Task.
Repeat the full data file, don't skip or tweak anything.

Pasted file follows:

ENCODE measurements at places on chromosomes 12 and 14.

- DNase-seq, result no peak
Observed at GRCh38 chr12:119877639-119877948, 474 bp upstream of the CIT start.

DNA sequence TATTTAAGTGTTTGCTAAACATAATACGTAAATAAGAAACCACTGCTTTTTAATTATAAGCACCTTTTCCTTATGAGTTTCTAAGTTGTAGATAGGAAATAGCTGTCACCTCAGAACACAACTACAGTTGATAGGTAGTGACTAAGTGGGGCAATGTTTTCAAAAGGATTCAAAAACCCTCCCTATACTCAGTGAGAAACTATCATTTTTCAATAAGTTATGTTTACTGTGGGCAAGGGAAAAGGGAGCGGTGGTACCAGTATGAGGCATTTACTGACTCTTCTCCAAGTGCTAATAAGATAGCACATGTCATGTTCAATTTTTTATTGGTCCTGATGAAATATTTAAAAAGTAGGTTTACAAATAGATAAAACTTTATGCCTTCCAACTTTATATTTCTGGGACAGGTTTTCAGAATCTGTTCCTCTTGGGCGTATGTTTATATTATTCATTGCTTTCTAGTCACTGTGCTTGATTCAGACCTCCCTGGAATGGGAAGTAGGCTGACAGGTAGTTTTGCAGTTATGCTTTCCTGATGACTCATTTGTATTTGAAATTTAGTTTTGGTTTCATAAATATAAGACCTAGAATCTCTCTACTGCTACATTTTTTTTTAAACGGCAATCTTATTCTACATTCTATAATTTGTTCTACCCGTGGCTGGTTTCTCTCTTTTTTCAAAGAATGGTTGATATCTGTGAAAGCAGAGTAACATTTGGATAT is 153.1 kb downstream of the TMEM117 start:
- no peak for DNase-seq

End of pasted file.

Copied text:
ENCODE measurements at places on chromosomes 12 and 14.

- DNase-seq, result no peak
Observed at GRCh38 chr12:119877639-119877948, 474 bp upstream of the CIT start.

DNA sequence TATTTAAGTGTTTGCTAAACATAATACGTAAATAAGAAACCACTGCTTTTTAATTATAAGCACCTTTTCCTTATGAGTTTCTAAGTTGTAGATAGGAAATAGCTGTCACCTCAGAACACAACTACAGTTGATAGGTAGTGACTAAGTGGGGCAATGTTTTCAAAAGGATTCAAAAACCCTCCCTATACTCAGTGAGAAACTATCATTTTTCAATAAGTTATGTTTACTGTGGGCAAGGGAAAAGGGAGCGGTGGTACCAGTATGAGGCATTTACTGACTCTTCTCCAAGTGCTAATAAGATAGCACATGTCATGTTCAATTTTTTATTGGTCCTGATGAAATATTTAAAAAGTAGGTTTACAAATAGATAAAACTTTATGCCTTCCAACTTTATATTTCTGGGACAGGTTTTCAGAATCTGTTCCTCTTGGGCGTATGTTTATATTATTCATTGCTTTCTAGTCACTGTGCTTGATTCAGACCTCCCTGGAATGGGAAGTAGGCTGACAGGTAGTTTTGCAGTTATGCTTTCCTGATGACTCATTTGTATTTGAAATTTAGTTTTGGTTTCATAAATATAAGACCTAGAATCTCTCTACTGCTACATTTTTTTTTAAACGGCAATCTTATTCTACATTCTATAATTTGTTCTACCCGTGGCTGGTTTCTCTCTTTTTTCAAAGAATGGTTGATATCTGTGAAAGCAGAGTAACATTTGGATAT is 153.1 kb downstream of the TMEM117 start:
- no peak for DNase-seq